Al Dunning Tack Talk: Seats and Cantles

Just about any seat and cantle will work for most all Western events, but discipline-specific specializations in these saddle parts will help you succeed at the highest levels.
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As riders have evolved and specialized in different Western events, saddlemakers have become more sophisticated, too. Now there are all kinds of discipline-specific saddle elements and customizations for multiple events. A saddle’s seat and cantle play a major role in determining a saddle’s type and influencing your ability to ride more effectively.

[More About: Saddle Selection]

For example, say you ordinarily ride a seat like that in Photo 4. If you’re practicing your reined work and stopping and need to sit deeply, it would be difficult to accomplish in that saddle. But if you were in a saddle like the one in Photo 2, you’d have much better success sinking deep into the saddle.

Choosing a saddle is similar to choosing a car: When you go car shopping, you see a lot that look alike. Once you start trying them, you notice differences. The more experience you have, the more you can feel what you need for your event.

I’ll discuss five seat/cantle combinations here, explaining which discipline is best for each. While you can ride any seat for any Western discipline, you’re more able to get into the correct position and cue your horse in one made for your chosen event.

Close-up image of a saddle.

1. Best event: Cutting.

Design specifics: This is a pretty typical seat and cantle for cutting. The cantle is laid-back enough that it doesn’t interfere with your movement in the saddle, but it still allows you to sit deeply when your horse stops. A cutting saddle should allow you to slide forward and back in your seat because cutting has many unpredictable moves. The smooth seat gives you this leeway and puts you in close contact with your horse.

Takeaway: You don’t want to stick in a cutting saddle. You need to be able to move around for this athletic ride, which requires a laid-back cantle and a smooth seat.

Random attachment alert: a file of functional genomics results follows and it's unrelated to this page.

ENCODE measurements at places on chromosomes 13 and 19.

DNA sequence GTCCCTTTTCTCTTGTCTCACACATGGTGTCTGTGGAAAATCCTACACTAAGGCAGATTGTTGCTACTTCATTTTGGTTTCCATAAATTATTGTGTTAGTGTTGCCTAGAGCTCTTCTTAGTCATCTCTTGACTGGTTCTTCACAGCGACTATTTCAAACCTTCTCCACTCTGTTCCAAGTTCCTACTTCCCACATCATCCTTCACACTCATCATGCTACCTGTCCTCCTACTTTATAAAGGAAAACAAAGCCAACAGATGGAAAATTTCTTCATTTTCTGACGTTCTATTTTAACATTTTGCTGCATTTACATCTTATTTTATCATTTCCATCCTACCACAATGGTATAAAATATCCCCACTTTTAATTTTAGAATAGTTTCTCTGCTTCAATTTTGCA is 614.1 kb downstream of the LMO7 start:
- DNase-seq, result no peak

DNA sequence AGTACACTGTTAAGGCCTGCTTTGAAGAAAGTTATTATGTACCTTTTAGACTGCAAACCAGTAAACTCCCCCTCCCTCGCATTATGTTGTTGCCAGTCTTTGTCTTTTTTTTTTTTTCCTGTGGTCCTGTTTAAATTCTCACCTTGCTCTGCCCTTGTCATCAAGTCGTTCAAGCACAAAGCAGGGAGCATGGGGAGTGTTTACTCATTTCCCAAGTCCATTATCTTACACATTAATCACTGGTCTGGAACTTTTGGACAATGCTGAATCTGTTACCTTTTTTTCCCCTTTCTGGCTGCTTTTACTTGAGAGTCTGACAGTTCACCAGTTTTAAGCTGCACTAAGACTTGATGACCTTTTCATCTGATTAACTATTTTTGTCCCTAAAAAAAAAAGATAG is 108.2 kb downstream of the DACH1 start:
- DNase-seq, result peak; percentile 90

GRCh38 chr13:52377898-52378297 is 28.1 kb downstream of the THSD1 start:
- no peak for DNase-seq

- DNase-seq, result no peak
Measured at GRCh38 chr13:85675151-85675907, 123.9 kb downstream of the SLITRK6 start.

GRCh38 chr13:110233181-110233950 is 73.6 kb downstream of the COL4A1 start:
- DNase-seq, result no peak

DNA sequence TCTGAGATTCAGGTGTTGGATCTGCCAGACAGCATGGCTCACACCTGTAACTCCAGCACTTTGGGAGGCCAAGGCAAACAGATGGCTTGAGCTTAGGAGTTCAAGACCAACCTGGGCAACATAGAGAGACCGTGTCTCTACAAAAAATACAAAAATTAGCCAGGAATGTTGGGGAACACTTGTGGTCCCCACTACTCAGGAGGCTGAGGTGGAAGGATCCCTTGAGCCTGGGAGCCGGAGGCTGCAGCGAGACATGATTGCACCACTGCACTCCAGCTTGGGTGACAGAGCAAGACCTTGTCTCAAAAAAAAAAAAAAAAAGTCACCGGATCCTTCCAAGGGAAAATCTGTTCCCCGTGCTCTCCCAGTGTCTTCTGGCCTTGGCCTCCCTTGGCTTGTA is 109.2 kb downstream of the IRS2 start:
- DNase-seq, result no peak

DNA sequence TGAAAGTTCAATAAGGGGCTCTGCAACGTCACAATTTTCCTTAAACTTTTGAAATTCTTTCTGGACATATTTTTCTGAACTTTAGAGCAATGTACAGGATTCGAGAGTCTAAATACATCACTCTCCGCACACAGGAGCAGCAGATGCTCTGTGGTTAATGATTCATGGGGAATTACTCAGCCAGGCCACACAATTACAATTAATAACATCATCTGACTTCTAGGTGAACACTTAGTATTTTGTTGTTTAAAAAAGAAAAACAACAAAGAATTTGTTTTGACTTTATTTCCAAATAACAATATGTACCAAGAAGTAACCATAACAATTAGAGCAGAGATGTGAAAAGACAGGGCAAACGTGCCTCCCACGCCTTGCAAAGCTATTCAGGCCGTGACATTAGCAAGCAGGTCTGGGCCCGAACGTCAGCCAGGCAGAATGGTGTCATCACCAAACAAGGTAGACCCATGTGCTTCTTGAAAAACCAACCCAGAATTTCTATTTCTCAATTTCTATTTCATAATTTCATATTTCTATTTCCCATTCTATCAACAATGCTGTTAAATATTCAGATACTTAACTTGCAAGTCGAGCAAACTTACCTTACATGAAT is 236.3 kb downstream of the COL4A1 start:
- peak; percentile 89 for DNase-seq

Close-up image of a saddle.

2. Best event: Reining.

Design specifics: Saddlemaker Art Vancor was instrumental in developing this longer, thicker cantle and binding. It’s designed for looks and for function. The way it’s tied in doesn’t interfere with the corner of your hip when you ride. It’s laid back far enough to give you a good pocket that provides you a solid seat. Other performance classes started using this binding because so many riders liked it. You can see that the seat here is more cushioned than the one on Photo 1. It’s double-padded and is roughout leather, which secures your seat more than smooth leather.

Takeaway: A less experienced rider might be uncomfortable in this seat and cantle at first because there’s little holding him or her in position­­—it’s a shallow pocket. But it’s a very comfortable ride and quite common.

Close-up image of a saddle.

3. Best event: Roping.

Design specifics: I prefer a lower cantle on my roping saddle, like this one. It allows you to remove pressure from your horse’s hindquarters when you stand in your stirrups to rope. It pairs with the seat to hold you in while you ride more forward as your horse bursts from the roping box. You can see that the seat has minimal padding—it’s a smooth leather seat, so you can easily stand in your stirrups.

Takeaway: I designed this saddle as more of a stock-type roping saddle, so I could use it for various riding activities. I like to be able to move around when I rope, and the flat, smooth seat and lower cantle allow for that freedom.

Close-up image of a saddle.

4. Best event: Cowboying on the ranch.

Design specifics: This saddle is called a “ranch cutter.” We use it mainly for starting colts. The higher cantle gives a little more security in the seat, which is necessary when putting the first few rides on an unpredictable colt. This is a traditional saddle style that many buckaroos prefer. The hard, smooth seat allows you to stay close to the horse, move around as needed, and get back into position quickly.

Takeaway: Notice that there’s not a lot to this saddle. There’s no padding in the seat, and the binding on the cantle isn’t ornate or bulky. This means the saddle is lighter in weight than some of the others shown here, which is good for colt starting and easier for a ranch cowboy to transport.

Close-up image of a saddle.

5. Best event: All-around.

Design specifics: A nice little pocket and a flat seat make this saddle optimal for Western all-around events, from horsemanship to trail to Western riding. It has a wider binding—especially wider than the saddle for starting colts—and more tooling than the other saddles. The roughout seat helps to hold you in position, especially for events such as horsemanship.

Takeaway: A Western all-around saddle offers versatility for those arena events. It can also be seen in the reining arena.

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